This can be a problem for customers of numerous sportsbook operators, like DraftKings and FanDuel, that aren’t part of a casino corporation.
From Nevada casino operators’ viewpoint, they want all new customers to come into their casinos to possibly spend money eating, drinking and gambling beyond opening a sports betting account. And, frankly, Nevada casino sportsbooks are exquisite.
Nevada is a small state in population compared to New York, New Jersey and Pennsylvania. Most sportsbooks probably see the cost of building new platforms just for use in Nevada as too expensive. The returns are just not there.
Nevada sports bettors generally lose less than in other states
Being saddled with old technology might not be all bad for Nevada sports bettors, though.
Nevada sportsbooks typically hold, or win, about 4% to 5% of all wagers placed. While that’s standard in Nevada, it’s low compared to many other states.
Sportsbooks in numerous states are trending toward holding 10% of all money wagered. That’s twice as much as Nevada. In means players are losing less money when betting on sports in Nevada compared to most other states.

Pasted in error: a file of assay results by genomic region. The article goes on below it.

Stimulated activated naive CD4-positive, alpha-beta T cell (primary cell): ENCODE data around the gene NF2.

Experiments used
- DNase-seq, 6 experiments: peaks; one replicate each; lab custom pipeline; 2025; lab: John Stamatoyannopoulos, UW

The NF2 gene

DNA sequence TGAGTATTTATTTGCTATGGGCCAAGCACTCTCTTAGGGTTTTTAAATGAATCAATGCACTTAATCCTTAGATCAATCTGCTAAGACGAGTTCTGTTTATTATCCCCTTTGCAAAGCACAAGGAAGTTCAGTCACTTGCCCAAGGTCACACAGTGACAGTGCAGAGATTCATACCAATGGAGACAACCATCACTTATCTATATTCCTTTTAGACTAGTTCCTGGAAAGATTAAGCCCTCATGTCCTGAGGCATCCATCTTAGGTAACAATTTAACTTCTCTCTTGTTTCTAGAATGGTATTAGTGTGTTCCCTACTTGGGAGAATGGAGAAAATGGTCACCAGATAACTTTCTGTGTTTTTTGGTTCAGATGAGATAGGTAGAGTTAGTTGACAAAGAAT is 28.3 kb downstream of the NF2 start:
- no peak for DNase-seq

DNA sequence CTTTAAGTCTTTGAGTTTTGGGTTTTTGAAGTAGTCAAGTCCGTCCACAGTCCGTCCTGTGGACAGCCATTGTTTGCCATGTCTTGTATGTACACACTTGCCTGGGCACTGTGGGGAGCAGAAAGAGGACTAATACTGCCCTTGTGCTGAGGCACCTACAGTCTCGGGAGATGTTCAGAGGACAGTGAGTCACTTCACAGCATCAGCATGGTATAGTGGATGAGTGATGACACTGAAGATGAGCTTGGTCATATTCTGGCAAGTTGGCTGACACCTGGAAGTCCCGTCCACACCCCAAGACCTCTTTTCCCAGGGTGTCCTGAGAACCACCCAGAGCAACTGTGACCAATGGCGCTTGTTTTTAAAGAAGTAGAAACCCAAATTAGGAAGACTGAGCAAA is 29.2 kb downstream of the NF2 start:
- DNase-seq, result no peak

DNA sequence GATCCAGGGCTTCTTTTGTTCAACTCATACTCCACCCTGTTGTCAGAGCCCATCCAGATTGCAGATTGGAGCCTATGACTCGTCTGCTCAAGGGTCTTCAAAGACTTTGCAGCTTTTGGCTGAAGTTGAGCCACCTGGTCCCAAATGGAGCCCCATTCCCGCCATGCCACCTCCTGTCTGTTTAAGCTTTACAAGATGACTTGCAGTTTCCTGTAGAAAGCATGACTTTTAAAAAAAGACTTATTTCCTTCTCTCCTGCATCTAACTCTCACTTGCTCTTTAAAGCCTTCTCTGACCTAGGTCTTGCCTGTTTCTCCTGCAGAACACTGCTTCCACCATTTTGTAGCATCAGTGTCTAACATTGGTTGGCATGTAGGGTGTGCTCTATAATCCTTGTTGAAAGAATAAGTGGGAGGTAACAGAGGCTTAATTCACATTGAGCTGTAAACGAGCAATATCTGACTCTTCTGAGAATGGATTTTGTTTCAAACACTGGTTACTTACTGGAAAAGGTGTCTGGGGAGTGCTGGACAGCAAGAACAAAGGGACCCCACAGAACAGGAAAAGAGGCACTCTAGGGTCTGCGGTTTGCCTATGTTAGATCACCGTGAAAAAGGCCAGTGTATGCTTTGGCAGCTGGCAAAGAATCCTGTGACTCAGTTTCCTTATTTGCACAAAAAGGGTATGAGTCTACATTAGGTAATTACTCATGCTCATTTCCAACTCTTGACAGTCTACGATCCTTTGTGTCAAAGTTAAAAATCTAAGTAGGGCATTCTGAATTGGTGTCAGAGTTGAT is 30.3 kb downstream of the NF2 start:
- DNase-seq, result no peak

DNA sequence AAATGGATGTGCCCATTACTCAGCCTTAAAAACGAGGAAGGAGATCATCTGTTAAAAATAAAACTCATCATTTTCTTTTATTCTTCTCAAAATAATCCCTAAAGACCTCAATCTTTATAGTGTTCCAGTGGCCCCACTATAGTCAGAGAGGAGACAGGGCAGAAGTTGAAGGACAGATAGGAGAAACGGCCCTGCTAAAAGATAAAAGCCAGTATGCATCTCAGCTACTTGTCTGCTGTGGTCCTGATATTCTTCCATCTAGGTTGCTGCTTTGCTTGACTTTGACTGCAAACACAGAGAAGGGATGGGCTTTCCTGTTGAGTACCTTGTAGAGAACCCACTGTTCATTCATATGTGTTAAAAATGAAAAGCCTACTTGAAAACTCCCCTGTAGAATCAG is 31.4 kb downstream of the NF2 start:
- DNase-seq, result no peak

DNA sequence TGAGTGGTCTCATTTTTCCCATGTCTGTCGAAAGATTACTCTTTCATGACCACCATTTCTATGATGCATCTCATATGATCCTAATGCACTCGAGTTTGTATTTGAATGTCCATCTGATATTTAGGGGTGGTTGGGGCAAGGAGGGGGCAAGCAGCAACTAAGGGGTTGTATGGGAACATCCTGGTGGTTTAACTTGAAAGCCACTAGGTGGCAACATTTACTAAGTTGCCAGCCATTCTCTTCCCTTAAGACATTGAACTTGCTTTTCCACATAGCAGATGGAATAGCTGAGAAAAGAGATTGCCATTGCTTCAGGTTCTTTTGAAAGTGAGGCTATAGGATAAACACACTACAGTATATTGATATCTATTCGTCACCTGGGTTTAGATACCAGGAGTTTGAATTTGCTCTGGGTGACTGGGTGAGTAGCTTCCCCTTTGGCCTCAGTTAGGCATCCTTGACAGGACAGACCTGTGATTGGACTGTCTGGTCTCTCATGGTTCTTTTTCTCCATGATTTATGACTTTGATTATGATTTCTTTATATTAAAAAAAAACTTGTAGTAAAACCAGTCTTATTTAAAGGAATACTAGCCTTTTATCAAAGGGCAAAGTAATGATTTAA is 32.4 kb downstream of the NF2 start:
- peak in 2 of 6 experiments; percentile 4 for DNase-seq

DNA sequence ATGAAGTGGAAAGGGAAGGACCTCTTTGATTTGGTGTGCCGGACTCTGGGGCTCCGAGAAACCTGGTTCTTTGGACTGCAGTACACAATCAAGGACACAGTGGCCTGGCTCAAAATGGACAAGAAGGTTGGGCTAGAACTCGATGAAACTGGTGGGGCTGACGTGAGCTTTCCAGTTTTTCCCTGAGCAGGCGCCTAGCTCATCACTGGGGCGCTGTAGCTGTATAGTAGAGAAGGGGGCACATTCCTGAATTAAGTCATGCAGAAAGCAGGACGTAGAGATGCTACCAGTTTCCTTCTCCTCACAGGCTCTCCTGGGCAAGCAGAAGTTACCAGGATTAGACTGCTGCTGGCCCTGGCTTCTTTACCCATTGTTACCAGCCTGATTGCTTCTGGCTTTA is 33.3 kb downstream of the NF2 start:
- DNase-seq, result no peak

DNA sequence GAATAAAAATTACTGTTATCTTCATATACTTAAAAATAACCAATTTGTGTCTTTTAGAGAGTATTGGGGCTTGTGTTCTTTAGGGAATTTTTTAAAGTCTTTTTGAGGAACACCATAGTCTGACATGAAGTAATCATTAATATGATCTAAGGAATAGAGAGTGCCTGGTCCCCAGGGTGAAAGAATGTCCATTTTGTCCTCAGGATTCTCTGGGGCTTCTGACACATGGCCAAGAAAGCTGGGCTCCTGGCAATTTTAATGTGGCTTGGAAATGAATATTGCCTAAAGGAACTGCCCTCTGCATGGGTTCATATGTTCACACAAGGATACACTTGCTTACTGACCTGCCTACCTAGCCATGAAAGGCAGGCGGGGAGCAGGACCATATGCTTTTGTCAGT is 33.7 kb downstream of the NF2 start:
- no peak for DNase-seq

When PASPA was first repealed, sports bettors around the country were concerned odds would be worse than they are in Nevada. That’s hasn’t been the case.
Odds are typically similar to Nevada. They might, however, be shaded to their local teams, as bettors tend to wager more on the home teams.
Smaller betting menus actually aid bettors in Nevada
As previously mentioned, one major difference between Nevada sports betting platforms and those in other states is the menu. The more wagering options available, however, allow sportsbooks to make wagering options that are more difficult to win.
This is where sportsbooks are looking to generate more money from bettors. DraftKings CEO Jason Robins recently talked about that.
“We’ve seen no decline in demand as we’ve increased the hold rate. The important thing is we’re not increasing it by making the odds any worse for customers. It’s just by pushing more parlay mix and things like that.”
While there are plenty of downsides to being left behind technologically, having a smaller menu might actually be a good thing for Nevada sports bettors. Less betting options mean less money loss for bettors.
And, separate betting platforms are not hurting sportsbook operators. In fact, Nevada sportsbook operators are profiting from greater exposure, which is helping increase how much money is wagered in Nevada.
Little has changed in Nevada five years after PASPA repeal
There’s both good and bad to being the forgotten state in the new online sports betting world. PASPA’s repeal has not made much of an impact on Nevada sports bettors.
Of course, this is a debate that could go on forever and in multiple directions.
Yes, Nevada sportsbooks, apps and regulators are behind the curve when it comes to online sports betting. But, that annoyance might also be keeping more money in bettors’ pockets.